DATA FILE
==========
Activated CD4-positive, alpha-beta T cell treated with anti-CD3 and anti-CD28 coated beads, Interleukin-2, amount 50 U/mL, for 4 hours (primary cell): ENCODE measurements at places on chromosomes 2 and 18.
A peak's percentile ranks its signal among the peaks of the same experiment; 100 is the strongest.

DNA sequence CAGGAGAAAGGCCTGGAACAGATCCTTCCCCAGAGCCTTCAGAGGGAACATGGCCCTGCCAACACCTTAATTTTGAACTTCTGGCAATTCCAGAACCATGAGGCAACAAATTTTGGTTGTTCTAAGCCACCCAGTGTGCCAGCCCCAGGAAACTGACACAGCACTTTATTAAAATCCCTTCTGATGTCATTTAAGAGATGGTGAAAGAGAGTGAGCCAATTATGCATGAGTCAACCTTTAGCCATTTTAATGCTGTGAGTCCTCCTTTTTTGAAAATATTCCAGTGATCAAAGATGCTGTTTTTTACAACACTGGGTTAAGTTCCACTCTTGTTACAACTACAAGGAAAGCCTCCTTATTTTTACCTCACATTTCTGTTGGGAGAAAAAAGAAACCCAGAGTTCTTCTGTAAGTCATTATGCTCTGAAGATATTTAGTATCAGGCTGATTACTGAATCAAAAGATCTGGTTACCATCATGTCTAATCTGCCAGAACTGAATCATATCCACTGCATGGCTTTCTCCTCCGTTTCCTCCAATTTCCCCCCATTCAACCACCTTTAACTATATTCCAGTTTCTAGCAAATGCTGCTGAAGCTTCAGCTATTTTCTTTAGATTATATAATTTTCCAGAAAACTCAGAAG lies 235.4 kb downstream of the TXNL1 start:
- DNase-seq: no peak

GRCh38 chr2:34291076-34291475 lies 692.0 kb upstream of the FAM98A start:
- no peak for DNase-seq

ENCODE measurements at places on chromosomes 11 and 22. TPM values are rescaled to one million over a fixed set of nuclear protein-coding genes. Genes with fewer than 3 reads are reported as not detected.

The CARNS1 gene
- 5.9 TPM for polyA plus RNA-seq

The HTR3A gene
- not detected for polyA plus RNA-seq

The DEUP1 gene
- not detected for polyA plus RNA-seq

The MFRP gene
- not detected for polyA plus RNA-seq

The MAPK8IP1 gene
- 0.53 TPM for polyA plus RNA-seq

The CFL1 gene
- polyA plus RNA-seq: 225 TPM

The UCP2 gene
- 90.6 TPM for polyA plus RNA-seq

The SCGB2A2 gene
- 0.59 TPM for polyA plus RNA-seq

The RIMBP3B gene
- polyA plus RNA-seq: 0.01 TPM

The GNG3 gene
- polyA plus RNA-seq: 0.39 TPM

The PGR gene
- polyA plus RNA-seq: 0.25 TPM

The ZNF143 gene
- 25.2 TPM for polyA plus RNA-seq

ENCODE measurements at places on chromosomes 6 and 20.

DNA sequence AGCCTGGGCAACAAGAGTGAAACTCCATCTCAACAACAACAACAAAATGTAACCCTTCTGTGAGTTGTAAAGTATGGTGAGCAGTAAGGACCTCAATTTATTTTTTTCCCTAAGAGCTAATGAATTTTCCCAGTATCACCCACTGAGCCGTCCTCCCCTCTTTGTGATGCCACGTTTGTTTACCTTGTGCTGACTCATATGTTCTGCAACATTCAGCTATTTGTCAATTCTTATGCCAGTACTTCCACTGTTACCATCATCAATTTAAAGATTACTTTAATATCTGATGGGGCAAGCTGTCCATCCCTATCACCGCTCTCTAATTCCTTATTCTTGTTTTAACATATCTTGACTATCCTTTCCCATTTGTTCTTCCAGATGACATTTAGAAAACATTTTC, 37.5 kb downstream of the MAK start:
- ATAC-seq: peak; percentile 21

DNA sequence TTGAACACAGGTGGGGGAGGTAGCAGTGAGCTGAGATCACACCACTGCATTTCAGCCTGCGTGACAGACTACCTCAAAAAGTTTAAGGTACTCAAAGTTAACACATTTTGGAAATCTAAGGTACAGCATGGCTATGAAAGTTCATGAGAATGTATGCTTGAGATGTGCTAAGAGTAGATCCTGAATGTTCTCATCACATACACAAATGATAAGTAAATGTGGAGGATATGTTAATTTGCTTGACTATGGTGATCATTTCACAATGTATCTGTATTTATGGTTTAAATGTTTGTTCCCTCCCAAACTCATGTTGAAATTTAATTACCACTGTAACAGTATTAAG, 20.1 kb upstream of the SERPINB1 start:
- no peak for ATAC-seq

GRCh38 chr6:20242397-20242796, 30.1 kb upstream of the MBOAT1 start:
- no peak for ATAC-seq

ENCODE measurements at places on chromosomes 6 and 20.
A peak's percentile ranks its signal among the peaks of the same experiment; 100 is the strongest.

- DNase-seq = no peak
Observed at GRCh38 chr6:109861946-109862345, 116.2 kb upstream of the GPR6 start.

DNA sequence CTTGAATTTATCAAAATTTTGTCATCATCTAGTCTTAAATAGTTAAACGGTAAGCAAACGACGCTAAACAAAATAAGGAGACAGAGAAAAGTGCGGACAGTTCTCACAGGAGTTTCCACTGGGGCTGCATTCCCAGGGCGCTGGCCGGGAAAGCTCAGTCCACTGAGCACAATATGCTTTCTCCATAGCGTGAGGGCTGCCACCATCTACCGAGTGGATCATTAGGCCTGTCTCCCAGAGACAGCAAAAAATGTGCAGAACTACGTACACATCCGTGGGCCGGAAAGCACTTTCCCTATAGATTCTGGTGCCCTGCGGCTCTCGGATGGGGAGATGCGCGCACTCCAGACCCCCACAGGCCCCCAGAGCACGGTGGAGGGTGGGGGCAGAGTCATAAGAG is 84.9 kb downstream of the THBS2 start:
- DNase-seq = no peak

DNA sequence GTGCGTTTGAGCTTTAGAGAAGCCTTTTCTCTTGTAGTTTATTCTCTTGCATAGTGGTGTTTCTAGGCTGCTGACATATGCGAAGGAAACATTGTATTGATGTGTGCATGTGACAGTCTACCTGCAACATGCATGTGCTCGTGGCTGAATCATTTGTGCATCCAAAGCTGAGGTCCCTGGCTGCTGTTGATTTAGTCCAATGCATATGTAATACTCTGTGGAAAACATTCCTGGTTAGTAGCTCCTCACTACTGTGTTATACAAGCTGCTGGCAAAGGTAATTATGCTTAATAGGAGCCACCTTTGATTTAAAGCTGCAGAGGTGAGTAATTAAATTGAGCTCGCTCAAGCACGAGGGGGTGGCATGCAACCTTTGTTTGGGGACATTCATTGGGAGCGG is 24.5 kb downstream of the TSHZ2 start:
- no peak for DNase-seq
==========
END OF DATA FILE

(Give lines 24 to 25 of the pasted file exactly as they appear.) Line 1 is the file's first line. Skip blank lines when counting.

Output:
The RIMBP3B gene
- polyA plus RNA-seq: 0.01 TPM